The Steele Dossier: Sex, Thugs and Russian Role?

If even a portion of the document's claims about Trump and Russia are true, we have a big problem.
What Is It?
A 35-page document, published in January, containing numerous unverified and potentially devastating allegations against Donald Trump. If even a portion of the claims in the dossier are true, it could mean that the Russian government has a vast trove of kompromat -- blackmail material -- that it's using to force the president into doing its bidding.

Surely you've heard at least one late-night joke about the pee pee tape. Trump went out of his way to deny that claim specifically. Golden showers are in the dossier, but so is a lot of information that seems slightly more believable -- or at least slightly less absurd. But don't trust us, read the whole thing for yourself at BuzzFeed. Your clicks will help pay to defend the outlet against the Russian businessmen who have sued BuzzFeed for publishing it.
Who Created It?
Christopher Steele, a former British MI6 intelligence officer, compiled the bulk of the intelligence as part of a larger anti-Trump opposition research effort launched by Republican donors during the 2016 GOP primary. When Trump secured the nomination, rich Republicans pulled their funding, leaving rich Democrats to fill in. 
What Was The Fallout?
News of the dossier broke on January 10, just 10 days before Trump's inauguration. It was just the latest in a series of reports calling Trump's ties to Russia into question, and in many people's minds, the scent of a scandal had already become impossible to ignore.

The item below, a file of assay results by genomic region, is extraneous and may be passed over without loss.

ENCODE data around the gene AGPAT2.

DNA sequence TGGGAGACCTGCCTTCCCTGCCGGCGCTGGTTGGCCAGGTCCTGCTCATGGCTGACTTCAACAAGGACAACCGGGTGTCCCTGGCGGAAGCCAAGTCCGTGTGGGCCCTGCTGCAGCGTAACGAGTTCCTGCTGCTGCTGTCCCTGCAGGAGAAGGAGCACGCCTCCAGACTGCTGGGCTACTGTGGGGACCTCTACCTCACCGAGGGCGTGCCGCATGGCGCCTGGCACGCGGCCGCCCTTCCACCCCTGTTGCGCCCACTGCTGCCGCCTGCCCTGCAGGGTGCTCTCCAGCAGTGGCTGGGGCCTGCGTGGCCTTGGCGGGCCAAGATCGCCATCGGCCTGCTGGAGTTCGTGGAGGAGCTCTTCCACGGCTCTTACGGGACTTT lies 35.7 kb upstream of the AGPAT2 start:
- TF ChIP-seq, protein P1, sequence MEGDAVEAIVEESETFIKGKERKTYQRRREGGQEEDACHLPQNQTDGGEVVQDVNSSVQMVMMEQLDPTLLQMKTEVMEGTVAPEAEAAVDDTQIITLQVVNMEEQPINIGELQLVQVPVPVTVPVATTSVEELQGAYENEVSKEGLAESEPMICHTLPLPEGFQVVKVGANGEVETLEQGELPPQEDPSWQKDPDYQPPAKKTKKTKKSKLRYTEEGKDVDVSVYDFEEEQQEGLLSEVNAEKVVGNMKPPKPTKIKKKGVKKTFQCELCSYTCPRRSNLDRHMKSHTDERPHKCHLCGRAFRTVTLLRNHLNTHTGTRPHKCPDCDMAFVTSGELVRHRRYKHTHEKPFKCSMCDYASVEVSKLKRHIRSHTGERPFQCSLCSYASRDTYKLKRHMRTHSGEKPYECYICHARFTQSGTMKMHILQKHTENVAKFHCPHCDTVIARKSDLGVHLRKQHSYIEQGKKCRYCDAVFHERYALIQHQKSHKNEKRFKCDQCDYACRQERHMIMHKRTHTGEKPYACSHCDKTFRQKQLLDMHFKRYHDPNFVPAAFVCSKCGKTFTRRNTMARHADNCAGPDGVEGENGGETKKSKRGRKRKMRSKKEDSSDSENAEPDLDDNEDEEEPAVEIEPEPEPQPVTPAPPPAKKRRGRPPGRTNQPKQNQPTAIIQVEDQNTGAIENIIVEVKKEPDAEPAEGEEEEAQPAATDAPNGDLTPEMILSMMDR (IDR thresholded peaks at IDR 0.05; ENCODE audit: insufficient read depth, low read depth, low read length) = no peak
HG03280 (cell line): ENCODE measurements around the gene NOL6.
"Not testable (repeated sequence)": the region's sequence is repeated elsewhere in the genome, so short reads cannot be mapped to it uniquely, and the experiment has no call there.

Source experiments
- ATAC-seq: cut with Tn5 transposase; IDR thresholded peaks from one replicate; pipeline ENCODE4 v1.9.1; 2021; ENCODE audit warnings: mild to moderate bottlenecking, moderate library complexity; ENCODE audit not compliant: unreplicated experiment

Although many of the explosive allegations still haven't been confirmed and may indeed be entirely false, reporting has revealed that intelligence agencies have taken at least some of the claims seriously.

In August, ABC News reported that the Senate Judiciary Committee had called Glenn Simpson, a former reporter who founded the research firm that had hired Steele to compile the dossier, to answer questions in a closed session. ABC News also reported that Steele had met with the FBI and provided agents with the names of his sources.
How Did Trump Respond?
Trump has repeatedly insisted the dossier, as well as any reports about his ties to Russia, are "fake news" and "phony." After the report was published, Trump lashed out at U.S. intelligence agencies, suggesting they may have been behind the leak of the document itself. The day after his inauguration, however, Trump gave a speech at the CIA headquarters in Virginia in which he sought to make amends.

“I am so behind you,“ Trump said. “You’re gonna get so much backing. Maybe you’re gonna say, please, don't give us so much backing, Mr. President, please, we don’t need that much backing.”

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